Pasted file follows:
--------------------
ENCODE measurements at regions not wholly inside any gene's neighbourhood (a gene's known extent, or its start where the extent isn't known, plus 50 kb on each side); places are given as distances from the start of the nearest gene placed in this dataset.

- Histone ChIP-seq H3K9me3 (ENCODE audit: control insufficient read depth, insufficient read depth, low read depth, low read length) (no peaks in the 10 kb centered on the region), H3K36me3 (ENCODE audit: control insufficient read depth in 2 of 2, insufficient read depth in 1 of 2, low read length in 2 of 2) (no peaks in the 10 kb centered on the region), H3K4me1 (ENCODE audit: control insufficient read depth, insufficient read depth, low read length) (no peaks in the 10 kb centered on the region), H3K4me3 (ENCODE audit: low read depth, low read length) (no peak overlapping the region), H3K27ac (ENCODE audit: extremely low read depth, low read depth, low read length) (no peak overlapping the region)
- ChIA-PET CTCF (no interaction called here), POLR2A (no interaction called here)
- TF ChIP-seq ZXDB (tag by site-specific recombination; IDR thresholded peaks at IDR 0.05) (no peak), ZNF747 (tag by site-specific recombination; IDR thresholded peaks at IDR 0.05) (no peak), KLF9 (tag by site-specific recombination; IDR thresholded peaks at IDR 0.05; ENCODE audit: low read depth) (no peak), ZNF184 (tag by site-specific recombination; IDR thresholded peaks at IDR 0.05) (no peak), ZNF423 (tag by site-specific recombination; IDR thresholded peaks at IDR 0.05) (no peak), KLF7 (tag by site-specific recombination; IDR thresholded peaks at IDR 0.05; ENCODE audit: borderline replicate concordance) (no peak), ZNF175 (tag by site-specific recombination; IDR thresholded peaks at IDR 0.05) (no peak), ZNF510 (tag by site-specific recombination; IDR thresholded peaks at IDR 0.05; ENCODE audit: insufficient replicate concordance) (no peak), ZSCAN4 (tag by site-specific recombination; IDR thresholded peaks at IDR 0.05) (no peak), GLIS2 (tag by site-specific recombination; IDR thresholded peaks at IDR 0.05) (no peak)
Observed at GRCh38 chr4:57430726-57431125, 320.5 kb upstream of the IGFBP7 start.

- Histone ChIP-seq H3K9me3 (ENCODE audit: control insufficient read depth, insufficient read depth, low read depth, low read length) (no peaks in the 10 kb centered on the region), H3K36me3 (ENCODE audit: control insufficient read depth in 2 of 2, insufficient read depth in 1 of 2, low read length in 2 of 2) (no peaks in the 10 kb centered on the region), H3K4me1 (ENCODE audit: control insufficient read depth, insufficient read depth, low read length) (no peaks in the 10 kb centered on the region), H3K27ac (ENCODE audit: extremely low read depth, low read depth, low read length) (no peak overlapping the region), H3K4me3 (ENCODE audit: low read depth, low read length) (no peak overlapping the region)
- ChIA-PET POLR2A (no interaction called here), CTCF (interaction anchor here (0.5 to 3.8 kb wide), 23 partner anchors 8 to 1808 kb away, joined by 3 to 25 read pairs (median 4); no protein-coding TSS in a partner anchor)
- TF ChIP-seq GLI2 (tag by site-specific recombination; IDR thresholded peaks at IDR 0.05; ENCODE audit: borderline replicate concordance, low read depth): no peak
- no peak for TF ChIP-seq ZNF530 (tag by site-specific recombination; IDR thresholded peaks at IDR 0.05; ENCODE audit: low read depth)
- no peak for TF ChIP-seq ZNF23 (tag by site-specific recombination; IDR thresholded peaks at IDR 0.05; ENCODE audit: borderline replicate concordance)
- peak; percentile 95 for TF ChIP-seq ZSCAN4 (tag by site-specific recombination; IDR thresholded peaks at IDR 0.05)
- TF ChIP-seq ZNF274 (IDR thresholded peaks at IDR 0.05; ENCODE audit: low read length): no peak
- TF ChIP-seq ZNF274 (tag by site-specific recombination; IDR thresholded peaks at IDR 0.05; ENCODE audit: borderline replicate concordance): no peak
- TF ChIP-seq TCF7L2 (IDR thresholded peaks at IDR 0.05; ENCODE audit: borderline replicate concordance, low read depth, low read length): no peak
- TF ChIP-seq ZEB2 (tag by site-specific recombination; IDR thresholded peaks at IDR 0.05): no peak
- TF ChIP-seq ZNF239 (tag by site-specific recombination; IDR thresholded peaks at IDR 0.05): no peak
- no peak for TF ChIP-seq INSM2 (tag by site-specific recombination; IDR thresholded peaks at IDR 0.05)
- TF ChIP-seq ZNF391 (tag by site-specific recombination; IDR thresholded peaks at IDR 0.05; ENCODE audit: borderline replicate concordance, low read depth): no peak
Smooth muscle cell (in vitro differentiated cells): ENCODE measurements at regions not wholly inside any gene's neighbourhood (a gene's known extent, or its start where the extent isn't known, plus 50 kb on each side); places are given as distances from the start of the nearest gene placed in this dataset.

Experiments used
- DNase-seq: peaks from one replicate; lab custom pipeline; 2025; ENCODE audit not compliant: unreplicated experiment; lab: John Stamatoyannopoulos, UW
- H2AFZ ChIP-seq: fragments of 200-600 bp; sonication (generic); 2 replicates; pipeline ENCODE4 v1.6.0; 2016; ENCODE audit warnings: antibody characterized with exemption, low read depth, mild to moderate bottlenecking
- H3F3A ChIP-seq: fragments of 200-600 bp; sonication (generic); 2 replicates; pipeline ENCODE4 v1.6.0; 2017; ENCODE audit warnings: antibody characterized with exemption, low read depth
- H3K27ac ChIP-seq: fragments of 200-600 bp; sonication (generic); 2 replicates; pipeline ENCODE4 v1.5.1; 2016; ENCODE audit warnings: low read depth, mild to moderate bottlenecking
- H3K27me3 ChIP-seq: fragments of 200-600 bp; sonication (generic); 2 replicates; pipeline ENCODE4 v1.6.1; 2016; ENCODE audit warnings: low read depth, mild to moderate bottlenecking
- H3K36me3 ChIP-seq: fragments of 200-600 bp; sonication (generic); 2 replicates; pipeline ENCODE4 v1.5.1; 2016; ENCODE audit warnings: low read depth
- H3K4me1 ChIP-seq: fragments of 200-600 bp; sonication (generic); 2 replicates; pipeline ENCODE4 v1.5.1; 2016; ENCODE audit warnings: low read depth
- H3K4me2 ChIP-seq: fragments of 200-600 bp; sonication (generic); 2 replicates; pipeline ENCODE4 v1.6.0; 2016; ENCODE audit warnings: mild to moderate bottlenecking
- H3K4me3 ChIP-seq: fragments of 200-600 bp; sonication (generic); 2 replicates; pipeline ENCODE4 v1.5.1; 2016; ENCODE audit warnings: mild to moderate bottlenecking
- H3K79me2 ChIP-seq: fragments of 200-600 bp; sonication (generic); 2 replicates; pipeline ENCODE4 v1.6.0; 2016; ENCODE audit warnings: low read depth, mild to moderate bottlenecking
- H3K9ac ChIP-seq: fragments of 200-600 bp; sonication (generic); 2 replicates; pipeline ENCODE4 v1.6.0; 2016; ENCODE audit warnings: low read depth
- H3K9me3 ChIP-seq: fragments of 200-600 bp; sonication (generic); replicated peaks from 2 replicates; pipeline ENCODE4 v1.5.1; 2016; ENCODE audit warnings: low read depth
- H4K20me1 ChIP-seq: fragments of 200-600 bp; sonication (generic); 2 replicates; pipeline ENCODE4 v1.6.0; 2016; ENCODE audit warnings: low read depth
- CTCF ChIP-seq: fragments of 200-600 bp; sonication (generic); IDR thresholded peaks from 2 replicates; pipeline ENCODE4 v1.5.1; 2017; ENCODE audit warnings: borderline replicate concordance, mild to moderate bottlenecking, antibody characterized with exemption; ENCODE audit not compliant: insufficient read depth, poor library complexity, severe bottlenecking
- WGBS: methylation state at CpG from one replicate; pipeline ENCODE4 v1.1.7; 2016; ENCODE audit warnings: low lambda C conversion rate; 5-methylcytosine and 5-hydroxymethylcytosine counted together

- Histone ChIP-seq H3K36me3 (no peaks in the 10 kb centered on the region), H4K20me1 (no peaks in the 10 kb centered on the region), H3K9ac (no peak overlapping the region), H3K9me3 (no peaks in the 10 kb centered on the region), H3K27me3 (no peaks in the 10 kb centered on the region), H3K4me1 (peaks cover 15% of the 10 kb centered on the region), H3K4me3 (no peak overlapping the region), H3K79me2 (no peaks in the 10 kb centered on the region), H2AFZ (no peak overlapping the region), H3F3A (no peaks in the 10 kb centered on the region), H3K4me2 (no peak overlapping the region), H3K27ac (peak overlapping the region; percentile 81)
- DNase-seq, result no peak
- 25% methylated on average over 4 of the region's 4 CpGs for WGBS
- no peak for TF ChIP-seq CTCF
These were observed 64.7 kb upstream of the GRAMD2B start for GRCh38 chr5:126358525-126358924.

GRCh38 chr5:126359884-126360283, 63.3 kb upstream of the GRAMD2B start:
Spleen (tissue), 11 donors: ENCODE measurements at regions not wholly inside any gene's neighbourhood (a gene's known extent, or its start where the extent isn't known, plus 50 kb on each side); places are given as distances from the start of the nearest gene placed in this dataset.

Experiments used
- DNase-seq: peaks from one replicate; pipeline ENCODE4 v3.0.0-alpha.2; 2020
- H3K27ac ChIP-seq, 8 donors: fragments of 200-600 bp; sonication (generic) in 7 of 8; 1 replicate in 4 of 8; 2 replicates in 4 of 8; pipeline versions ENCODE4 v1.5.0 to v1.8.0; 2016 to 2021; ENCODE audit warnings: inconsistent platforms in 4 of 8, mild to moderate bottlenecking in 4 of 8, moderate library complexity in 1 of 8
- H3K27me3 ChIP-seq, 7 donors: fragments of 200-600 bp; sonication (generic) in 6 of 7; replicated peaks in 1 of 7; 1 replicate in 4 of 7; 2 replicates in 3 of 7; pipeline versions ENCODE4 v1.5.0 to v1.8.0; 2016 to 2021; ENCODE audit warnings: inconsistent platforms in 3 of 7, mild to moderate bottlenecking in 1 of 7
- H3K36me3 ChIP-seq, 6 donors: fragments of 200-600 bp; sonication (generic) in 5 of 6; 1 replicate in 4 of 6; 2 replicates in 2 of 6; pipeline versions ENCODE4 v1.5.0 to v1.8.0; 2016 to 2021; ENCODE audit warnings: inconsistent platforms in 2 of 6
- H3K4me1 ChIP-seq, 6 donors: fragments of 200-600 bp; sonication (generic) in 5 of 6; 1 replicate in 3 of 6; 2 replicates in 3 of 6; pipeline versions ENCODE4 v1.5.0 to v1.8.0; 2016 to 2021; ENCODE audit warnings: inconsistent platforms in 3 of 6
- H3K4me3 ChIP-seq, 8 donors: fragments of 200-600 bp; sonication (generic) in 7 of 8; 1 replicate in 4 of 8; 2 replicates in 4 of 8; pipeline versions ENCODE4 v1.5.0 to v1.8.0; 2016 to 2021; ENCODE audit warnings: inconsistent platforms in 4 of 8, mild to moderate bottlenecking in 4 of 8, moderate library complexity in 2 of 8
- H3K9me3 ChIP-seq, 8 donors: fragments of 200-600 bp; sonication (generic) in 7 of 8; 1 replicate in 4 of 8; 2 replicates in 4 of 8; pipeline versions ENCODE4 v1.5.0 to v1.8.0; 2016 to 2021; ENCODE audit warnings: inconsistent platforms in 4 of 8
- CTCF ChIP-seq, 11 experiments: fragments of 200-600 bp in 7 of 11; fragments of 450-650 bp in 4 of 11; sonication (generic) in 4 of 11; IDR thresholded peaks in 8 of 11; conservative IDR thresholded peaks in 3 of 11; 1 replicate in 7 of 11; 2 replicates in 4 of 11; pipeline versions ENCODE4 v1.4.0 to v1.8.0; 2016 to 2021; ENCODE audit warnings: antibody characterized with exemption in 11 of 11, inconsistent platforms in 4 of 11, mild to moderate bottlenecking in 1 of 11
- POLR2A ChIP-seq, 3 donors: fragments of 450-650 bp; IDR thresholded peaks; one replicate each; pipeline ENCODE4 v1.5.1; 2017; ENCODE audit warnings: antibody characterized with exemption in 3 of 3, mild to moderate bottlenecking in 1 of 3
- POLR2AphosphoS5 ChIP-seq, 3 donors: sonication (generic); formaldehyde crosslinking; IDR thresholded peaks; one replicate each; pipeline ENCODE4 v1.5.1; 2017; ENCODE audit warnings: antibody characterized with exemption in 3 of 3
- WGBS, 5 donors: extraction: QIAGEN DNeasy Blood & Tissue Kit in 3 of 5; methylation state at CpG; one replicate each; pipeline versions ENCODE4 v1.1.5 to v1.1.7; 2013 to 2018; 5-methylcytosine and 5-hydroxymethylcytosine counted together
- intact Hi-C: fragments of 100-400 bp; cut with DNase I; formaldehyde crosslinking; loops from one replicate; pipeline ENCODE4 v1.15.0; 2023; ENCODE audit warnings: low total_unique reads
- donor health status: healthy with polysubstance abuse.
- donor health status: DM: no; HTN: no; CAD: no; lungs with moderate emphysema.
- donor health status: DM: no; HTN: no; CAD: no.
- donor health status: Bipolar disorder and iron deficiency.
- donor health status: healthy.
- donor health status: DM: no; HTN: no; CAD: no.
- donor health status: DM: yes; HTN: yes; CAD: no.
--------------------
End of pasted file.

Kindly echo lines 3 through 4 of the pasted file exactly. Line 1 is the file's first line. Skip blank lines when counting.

- ChIA-PET CTCF (no interaction called here), POLR2A (no interaction called here)
- TF ChIP-seq ZXDB (tag by site-specific recombination; IDR thresholded peaks at IDR 0.05) (no peak), ZNF747 (tag by site-specific recombination; IDR thresholded peaks at IDR 0.05) (no peak), KLF9 (tag by site-specific recombination; IDR thresholded peaks at IDR 0.05; ENCODE audit: low read depth) (no peak), ZNF184 (tag by site-specific recombination; IDR thresholded peaks at IDR 0.05) (no peak), ZNF423 (tag by site-specific recombination; IDR thresholded peaks at IDR 0.05) (no peak), KLF7 (tag by site-specific recombination; IDR thresholded peaks at IDR 0.05; ENCODE audit: borderline replicate concordance) (no peak), ZNF175 (tag by site-specific recombination; IDR thresholded peaks at IDR 0.05) (no peak), ZNF510 (tag by site-specific recombination; IDR thresholded peaks at IDR 0.05; ENCODE audit: insufficient replicate concordance) (no peak), ZSCAN4 (tag by site-specific recombination; IDR thresholded peaks at IDR 0.05) (no peak), GLIS2 (tag by site-specific recombination; IDR thresholded peaks at IDR 0.05) (no peak)